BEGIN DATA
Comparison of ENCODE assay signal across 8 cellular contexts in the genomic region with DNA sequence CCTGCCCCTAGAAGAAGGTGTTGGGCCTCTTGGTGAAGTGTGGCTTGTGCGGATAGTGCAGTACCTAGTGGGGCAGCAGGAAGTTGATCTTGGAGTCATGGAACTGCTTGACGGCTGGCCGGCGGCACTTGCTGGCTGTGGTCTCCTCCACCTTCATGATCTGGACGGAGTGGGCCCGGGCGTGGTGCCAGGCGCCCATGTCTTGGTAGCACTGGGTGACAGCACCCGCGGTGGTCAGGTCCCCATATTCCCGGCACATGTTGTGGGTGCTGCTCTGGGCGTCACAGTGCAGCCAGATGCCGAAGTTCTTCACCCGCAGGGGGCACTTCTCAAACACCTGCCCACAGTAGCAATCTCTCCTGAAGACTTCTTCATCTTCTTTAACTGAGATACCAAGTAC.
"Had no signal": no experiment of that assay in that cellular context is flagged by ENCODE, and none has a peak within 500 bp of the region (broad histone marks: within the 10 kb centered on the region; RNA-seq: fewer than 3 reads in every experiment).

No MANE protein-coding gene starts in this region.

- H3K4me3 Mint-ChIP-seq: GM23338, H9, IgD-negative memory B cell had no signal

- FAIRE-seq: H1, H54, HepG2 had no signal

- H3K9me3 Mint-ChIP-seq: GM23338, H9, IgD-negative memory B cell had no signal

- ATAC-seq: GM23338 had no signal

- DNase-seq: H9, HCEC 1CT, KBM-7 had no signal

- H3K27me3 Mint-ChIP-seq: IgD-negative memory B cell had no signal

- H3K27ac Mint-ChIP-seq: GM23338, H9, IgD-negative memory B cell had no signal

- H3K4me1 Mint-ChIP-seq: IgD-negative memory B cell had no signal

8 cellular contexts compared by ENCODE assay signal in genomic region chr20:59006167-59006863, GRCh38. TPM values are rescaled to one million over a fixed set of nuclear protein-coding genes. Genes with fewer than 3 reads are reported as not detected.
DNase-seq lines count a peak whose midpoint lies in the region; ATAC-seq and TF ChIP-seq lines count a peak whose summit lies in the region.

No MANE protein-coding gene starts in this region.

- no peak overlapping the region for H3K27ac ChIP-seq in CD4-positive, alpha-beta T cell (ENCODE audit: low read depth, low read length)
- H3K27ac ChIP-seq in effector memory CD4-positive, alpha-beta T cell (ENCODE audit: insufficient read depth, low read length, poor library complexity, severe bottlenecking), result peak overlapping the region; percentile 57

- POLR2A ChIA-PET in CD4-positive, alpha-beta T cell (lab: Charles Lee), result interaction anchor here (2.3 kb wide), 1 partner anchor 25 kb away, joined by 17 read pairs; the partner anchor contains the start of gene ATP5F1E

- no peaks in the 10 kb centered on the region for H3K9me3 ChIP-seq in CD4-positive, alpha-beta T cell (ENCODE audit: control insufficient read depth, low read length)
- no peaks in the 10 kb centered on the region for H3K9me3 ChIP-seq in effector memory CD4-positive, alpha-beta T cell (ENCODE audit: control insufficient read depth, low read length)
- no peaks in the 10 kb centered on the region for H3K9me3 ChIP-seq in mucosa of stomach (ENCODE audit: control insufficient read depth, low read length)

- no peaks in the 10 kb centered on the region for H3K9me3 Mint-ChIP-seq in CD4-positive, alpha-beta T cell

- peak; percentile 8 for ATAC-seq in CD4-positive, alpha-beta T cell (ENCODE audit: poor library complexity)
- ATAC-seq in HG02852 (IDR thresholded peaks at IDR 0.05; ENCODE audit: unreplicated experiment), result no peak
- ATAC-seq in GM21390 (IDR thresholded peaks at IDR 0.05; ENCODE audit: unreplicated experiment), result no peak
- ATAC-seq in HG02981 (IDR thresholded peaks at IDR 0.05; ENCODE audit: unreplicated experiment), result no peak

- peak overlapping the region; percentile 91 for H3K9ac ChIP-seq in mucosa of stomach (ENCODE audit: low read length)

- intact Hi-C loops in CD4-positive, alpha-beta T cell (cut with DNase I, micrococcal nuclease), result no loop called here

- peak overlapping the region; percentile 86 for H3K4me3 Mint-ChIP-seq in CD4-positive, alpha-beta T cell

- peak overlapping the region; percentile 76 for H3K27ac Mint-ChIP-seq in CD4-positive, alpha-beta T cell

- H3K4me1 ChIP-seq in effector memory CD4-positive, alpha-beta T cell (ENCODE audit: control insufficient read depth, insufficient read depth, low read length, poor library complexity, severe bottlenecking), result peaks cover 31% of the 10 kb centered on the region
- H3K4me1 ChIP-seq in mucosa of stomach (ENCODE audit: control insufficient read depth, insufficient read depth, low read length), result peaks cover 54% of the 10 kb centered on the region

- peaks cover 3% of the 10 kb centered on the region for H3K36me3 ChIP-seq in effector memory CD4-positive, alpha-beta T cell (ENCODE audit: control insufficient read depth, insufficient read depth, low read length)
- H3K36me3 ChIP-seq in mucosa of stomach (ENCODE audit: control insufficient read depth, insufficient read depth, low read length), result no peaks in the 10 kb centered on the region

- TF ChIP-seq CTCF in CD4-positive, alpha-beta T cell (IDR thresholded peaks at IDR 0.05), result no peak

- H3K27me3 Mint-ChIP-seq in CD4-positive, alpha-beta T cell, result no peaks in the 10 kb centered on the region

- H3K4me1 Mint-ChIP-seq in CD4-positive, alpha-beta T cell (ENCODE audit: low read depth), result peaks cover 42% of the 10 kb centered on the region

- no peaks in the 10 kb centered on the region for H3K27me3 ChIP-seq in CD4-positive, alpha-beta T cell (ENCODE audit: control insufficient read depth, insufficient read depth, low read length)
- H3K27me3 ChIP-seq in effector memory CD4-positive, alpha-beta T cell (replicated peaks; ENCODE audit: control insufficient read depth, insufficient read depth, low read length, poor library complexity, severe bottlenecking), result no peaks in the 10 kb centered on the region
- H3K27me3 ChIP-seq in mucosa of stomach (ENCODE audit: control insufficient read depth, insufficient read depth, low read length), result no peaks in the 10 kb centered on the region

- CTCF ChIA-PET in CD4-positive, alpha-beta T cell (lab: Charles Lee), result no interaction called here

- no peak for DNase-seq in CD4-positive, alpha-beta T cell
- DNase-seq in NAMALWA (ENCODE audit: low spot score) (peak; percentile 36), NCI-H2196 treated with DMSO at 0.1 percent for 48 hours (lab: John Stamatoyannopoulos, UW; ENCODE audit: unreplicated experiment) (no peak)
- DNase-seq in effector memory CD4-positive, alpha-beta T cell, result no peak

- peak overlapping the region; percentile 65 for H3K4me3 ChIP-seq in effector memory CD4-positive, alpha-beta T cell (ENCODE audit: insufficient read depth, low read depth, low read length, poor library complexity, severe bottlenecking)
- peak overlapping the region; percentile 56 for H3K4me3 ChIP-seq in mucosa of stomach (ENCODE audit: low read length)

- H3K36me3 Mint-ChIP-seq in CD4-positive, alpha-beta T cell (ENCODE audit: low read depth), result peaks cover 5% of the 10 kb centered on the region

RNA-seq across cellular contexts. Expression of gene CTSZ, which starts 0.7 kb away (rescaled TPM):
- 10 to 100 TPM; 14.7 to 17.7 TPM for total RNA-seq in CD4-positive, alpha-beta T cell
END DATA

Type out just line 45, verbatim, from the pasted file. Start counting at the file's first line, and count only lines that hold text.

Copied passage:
- peak overlapping the region; percentile 56 for H3K4me3 ChIP-seq in mucosa of stomach (ENCODE audit: low read length)